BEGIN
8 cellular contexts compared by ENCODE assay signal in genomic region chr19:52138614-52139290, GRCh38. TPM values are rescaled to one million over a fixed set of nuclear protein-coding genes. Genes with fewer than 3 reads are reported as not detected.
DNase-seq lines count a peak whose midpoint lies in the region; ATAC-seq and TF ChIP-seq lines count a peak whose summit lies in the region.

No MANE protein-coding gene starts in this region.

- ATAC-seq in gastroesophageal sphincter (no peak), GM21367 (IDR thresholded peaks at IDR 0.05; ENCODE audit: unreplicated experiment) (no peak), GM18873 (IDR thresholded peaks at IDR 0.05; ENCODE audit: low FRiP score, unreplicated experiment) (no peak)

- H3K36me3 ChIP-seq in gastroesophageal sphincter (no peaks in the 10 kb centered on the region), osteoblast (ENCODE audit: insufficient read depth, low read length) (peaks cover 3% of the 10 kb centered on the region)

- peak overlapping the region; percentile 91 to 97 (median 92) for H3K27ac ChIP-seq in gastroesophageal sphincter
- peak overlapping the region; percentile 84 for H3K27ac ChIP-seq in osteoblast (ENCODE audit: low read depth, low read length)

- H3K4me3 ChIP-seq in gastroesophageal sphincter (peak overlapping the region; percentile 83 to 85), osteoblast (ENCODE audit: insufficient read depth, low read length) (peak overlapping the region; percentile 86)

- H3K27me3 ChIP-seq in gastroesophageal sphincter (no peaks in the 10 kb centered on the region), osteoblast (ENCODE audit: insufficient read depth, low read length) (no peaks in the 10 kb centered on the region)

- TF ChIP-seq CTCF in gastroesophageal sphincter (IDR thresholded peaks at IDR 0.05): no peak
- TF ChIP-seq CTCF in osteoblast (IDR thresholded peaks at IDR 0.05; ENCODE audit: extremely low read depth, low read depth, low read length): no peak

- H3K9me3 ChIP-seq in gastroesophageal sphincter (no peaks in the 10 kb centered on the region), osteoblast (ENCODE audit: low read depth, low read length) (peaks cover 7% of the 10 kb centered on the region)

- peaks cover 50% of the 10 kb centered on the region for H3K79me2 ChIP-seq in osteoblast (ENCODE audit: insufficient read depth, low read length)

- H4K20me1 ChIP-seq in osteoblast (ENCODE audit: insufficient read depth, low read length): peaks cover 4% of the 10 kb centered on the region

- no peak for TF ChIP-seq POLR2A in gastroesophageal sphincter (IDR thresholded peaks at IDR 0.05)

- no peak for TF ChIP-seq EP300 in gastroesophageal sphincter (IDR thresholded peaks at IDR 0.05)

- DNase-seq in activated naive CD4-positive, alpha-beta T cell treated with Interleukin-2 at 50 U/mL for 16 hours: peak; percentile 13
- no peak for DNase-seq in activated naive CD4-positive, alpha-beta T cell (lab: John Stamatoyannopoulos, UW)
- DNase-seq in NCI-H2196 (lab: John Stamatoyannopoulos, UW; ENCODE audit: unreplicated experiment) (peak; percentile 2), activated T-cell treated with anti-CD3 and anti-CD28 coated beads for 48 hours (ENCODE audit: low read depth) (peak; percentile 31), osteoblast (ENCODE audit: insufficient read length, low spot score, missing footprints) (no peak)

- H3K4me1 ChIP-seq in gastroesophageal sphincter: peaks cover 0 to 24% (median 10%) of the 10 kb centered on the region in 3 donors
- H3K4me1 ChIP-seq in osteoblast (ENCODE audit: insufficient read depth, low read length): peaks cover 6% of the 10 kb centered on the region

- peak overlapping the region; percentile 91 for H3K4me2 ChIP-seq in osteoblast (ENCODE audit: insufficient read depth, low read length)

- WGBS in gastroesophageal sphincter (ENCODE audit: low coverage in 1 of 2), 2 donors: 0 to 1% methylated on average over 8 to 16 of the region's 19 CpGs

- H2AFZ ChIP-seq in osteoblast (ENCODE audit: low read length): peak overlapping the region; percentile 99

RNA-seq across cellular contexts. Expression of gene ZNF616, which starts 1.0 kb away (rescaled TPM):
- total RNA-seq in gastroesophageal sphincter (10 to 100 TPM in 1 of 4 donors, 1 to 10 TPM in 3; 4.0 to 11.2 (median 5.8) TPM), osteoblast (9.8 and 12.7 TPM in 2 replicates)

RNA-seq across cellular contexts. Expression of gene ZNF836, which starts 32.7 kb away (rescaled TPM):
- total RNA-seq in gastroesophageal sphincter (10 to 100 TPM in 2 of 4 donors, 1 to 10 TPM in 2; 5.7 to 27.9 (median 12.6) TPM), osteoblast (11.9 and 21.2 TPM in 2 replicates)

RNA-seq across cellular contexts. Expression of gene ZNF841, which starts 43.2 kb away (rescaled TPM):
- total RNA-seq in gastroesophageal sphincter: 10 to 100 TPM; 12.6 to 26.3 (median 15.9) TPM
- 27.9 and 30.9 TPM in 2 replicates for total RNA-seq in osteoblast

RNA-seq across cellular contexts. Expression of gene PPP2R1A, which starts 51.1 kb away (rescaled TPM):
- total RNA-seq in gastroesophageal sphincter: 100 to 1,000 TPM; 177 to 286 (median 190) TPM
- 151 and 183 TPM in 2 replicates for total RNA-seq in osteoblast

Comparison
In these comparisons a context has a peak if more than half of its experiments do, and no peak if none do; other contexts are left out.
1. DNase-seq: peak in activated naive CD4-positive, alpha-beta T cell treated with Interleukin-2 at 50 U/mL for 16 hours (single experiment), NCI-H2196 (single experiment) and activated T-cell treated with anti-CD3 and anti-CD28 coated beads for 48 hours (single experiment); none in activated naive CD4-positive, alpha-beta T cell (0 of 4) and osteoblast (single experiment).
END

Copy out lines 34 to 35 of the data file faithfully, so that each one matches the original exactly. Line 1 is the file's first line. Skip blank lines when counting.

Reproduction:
- 151 and 183 TPM in 2 replicates for total RNA-seq in osteoblast

Comparison